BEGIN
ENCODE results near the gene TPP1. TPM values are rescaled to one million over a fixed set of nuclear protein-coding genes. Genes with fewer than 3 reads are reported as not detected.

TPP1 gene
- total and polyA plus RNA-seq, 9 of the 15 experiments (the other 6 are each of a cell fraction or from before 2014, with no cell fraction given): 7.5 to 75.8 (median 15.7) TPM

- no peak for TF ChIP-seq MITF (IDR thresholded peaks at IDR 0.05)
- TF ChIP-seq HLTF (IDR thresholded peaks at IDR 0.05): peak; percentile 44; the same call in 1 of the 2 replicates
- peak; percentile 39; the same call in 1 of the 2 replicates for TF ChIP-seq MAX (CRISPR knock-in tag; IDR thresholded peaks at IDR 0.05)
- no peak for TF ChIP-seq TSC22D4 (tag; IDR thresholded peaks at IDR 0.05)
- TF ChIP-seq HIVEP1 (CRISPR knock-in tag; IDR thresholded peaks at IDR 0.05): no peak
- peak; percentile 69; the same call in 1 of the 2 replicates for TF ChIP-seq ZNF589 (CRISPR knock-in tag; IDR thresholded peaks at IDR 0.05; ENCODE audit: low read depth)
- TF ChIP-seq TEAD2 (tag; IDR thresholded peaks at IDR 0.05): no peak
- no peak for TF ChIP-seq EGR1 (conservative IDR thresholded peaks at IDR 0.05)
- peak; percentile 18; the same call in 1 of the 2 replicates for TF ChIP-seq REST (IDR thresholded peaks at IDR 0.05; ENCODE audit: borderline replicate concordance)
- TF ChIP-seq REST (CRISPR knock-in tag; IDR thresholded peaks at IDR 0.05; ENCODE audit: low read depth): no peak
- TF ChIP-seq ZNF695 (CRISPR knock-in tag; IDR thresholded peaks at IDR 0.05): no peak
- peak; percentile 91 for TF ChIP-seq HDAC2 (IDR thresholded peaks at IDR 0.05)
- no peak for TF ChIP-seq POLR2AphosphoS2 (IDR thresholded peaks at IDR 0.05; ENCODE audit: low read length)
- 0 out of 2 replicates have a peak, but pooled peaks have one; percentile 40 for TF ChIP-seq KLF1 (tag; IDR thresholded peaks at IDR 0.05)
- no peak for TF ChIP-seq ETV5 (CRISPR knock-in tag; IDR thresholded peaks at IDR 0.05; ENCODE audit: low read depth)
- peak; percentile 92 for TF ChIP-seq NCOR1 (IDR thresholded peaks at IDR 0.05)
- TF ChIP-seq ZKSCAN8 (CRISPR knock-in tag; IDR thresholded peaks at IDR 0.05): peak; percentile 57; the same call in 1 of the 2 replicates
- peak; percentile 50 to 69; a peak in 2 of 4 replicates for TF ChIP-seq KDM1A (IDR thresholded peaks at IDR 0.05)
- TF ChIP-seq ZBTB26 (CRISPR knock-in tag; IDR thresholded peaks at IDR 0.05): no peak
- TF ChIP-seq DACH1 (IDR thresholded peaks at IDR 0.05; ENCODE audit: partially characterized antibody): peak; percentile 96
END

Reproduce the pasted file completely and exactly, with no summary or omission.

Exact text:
ENCODE results near the gene TPP1. TPM values are rescaled to one million over a fixed set of nuclear protein-coding genes. Genes with fewer than 3 reads are reported as not detected.

TPP1 gene
- total and polyA plus RNA-seq, 9 of the 15 experiments (the other 6 are each of a cell fraction or from before 2014, with no cell fraction given): 7.5 to 75.8 (median 15.7) TPM

- no peak for TF ChIP-seq MITF (IDR thresholded peaks at IDR 0.05)
- TF ChIP-seq HLTF (IDR thresholded peaks at IDR 0.05): peak; percentile 44; the same call in 1 of the 2 replicates
- peak; percentile 39; the same call in 1 of the 2 replicates for TF ChIP-seq MAX (CRISPR knock-in tag; IDR thresholded peaks at IDR 0.05)
- no peak for TF ChIP-seq TSC22D4 (tag; IDR thresholded peaks at IDR 0.05)
- TF ChIP-seq HIVEP1 (CRISPR knock-in tag; IDR thresholded peaks at IDR 0.05): no peak
- peak; percentile 69; the same call in 1 of the 2 replicates for TF ChIP-seq ZNF589 (CRISPR knock-in tag; IDR thresholded peaks at IDR 0.05; ENCODE audit: low read depth)
- TF ChIP-seq TEAD2 (tag; IDR thresholded peaks at IDR 0.05): no peak
- no peak for TF ChIP-seq EGR1 (conservative IDR thresholded peaks at IDR 0.05)
- peak; percentile 18; the same call in 1 of the 2 replicates for TF ChIP-seq REST (IDR thresholded peaks at IDR 0.05; ENCODE audit: borderline replicate concordance)
- TF ChIP-seq REST (CRISPR knock-in tag; IDR thresholded peaks at IDR 0.05; ENCODE audit: low read depth): no peak
- TF ChIP-seq ZNF695 (CRISPR knock-in tag; IDR thresholded peaks at IDR 0.05): no peak
- peak; percentile 91 for TF ChIP-seq HDAC2 (IDR thresholded peaks at IDR 0.05)
- no peak for TF ChIP-seq POLR2AphosphoS2 (IDR thresholded peaks at IDR 0.05; ENCODE audit: low read length)
- 0 out of 2 replicates have a peak, but pooled peaks have one; percentile 40 for TF ChIP-seq KLF1 (tag; IDR thresholded peaks at IDR 0.05)
- no peak for TF ChIP-seq ETV5 (CRISPR knock-in tag; IDR thresholded peaks at IDR 0.05; ENCODE audit: low read depth)
- peak; percentile 92 for TF ChIP-seq NCOR1 (IDR thresholded peaks at IDR 0.05)
- TF ChIP-seq ZKSCAN8 (CRISPR knock-in tag; IDR thresholded peaks at IDR 0.05): peak; percentile 57; the same call in 1 of the 2 replicates
- peak; percentile 50 to 69; a peak in 2 of 4 replicates for TF ChIP-seq KDM1A (IDR thresholded peaks at IDR 0.05)
- TF ChIP-seq ZBTB26 (CRISPR knock-in tag; IDR thresholded peaks at IDR 0.05): no peak
- TF ChIP-seq DACH1 (IDR thresholded peaks at IDR 0.05; ENCODE audit: partially characterized antibody): peak; percentile 96